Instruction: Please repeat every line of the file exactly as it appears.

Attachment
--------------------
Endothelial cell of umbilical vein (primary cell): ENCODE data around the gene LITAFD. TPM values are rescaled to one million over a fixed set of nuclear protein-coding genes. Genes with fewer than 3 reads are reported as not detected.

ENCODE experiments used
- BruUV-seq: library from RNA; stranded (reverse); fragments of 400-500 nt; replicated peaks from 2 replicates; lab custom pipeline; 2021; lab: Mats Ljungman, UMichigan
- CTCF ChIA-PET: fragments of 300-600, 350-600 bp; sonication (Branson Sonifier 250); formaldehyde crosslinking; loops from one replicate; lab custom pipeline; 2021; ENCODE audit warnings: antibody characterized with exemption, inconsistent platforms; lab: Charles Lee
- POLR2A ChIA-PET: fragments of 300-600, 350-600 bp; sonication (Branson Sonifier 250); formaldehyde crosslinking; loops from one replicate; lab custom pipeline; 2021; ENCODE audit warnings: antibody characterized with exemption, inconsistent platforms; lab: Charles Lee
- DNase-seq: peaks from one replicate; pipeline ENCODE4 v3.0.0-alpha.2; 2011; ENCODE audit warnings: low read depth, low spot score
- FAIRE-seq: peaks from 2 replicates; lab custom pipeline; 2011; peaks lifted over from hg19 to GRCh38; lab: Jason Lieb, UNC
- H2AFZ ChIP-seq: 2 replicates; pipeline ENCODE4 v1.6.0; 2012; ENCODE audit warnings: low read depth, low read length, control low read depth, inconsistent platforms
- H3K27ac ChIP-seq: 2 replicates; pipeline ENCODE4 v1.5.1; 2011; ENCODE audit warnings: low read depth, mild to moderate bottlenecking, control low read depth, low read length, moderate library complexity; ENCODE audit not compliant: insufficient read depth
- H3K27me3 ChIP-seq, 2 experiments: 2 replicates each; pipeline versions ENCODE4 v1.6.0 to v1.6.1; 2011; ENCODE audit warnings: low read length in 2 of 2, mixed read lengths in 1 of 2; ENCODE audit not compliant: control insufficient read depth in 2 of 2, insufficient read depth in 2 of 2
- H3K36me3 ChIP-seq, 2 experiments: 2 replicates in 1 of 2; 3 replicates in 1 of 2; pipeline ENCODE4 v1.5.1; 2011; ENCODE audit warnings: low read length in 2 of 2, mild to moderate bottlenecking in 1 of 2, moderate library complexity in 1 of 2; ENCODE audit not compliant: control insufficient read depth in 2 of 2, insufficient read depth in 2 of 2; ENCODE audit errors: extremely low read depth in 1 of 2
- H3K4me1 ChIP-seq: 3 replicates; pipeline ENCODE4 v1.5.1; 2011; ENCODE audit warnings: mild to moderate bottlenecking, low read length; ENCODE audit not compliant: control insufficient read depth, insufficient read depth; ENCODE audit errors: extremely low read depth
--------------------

Endothelial cell of umbilical vein (primary cell): ENCODE data around the gene LITAFD. TPM values are rescaled to one million over a fixed set of nuclear protein-coding genes. Genes with fewer than 3 reads are reported as not detected.

ENCODE experiments used
- BruUV-seq: library from RNA; stranded (reverse); fragments of 400-500 nt; replicated peaks from 2 replicates; lab custom pipeline; 2021; lab: Mats Ljungman, UMichigan
- CTCF ChIA-PET: fragments of 300-600, 350-600 bp; sonication (Branson Sonifier 250); formaldehyde crosslinking; loops from one replicate; lab custom pipeline; 2021; ENCODE audit warnings: antibody characterized with exemption, inconsistent platforms; lab: Charles Lee
- POLR2A ChIA-PET: fragments of 300-600, 350-600 bp; sonication (Branson Sonifier 250); formaldehyde crosslinking; loops from one replicate; lab custom pipeline; 2021; ENCODE audit warnings: antibody characterized with exemption, inconsistent platforms; lab: Charles Lee
- DNase-seq: peaks from one replicate; pipeline ENCODE4 v3.0.0-alpha.2; 2011; ENCODE audit warnings: low read depth, low spot score
- FAIRE-seq: peaks from 2 replicates; lab custom pipeline; 2011; peaks lifted over from hg19 to GRCh38; lab: Jason Lieb, UNC
- H2AFZ ChIP-seq: 2 replicates; pipeline ENCODE4 v1.6.0; 2012; ENCODE audit warnings: low read depth, low read length, control low read depth, inconsistent platforms
- H3K27ac ChIP-seq: 2 replicates; pipeline ENCODE4 v1.5.1; 2011; ENCODE audit warnings: low read depth, mild to moderate bottlenecking, control low read depth, low read length, moderate library complexity; ENCODE audit not compliant: insufficient read depth
- H3K27me3 ChIP-seq, 2 experiments: 2 replicates each; pipeline versions ENCODE4 v1.6.0 to v1.6.1; 2011; ENCODE audit warnings: low read length in 2 of 2, mixed read lengths in 1 of 2; ENCODE audit not compliant: control insufficient read depth in 2 of 2, insufficient read depth in 2 of 2
- H3K36me3 ChIP-seq, 2 experiments: 2 replicates in 1 of 2; 3 replicates in 1 of 2; pipeline ENCODE4 v1.5.1; 2011; ENCODE audit warnings: low read length in 2 of 2, mild to moderate bottlenecking in 1 of 2, moderate library complexity in 1 of 2; ENCODE audit not compliant: control insufficient read depth in 2 of 2, insufficient read depth in 2 of 2; ENCODE audit errors: extremely low read depth in 1 of 2
- H3K4me1 ChIP-seq: 3 replicates; pipeline ENCODE4 v1.5.1; 2011; ENCODE audit warnings: mild to moderate bottlenecking, low read length; ENCODE audit not compliant: control insufficient read depth, insufficient read depth; ENCODE audit errors: extremely low read depth